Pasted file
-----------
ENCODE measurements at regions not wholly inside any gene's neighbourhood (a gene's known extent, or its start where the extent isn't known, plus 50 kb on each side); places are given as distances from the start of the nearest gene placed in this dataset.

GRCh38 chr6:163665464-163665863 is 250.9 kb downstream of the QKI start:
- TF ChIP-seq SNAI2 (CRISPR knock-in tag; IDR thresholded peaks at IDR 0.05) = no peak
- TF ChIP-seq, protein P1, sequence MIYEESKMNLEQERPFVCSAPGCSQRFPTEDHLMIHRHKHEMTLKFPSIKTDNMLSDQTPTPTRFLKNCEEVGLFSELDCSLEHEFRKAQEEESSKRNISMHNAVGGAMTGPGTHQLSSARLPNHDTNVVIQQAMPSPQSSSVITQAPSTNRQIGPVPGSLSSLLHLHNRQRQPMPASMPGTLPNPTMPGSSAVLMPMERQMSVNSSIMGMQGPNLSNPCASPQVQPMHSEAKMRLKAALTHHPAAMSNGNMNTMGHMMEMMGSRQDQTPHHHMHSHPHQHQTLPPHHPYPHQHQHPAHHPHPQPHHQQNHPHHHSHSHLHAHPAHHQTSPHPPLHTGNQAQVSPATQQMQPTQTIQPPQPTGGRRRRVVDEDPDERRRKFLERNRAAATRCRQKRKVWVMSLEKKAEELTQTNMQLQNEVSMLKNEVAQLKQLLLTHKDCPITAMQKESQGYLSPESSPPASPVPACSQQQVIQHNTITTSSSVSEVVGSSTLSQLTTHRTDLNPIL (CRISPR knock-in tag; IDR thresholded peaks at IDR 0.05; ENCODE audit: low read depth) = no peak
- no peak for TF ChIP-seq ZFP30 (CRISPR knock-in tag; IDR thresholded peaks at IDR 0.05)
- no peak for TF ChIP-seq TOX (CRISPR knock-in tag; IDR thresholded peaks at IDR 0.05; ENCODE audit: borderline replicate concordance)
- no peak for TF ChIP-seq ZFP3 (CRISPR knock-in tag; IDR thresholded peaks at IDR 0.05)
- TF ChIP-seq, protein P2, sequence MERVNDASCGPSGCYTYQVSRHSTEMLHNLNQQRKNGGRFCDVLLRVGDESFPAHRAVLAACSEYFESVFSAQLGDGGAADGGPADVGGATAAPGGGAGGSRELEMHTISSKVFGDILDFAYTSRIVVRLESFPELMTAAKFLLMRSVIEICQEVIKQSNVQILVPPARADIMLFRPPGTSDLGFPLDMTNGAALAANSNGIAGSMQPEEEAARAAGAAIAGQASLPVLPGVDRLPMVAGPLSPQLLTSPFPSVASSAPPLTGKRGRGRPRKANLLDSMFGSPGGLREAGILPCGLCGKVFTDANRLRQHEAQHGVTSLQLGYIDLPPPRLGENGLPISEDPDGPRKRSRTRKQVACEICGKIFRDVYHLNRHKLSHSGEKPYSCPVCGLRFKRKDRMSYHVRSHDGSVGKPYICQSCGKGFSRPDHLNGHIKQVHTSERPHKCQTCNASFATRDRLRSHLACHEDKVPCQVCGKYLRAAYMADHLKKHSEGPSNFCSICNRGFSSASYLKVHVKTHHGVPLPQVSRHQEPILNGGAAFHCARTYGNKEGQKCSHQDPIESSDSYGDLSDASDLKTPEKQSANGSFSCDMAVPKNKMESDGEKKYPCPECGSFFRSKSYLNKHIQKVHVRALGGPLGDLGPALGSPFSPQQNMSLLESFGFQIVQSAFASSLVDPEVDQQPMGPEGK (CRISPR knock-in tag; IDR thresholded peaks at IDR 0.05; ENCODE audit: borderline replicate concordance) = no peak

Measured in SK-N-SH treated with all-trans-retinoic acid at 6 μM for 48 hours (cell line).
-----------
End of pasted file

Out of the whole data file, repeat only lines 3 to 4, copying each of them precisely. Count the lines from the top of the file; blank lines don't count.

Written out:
- TF ChIP-seq SNAI2 (CRISPR knock-in tag; IDR thresholded peaks at IDR 0.05) = no peak
- TF ChIP-seq, protein P1, sequence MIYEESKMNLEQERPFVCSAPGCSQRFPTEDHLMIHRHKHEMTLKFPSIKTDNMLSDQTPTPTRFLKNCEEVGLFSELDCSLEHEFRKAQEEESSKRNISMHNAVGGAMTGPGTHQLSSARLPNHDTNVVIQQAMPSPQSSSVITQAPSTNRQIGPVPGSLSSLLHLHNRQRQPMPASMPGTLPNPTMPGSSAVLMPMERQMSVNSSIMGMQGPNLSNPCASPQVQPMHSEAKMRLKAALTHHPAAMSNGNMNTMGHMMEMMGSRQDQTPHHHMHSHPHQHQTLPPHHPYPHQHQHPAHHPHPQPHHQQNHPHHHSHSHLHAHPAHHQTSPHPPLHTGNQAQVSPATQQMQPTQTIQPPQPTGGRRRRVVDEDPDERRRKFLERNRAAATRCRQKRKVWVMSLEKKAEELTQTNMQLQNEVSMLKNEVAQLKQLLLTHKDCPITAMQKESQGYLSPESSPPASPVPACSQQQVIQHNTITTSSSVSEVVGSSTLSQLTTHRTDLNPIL (CRISPR knock-in tag; IDR thresholded peaks at IDR 0.05; ENCODE audit: low read depth) = no peak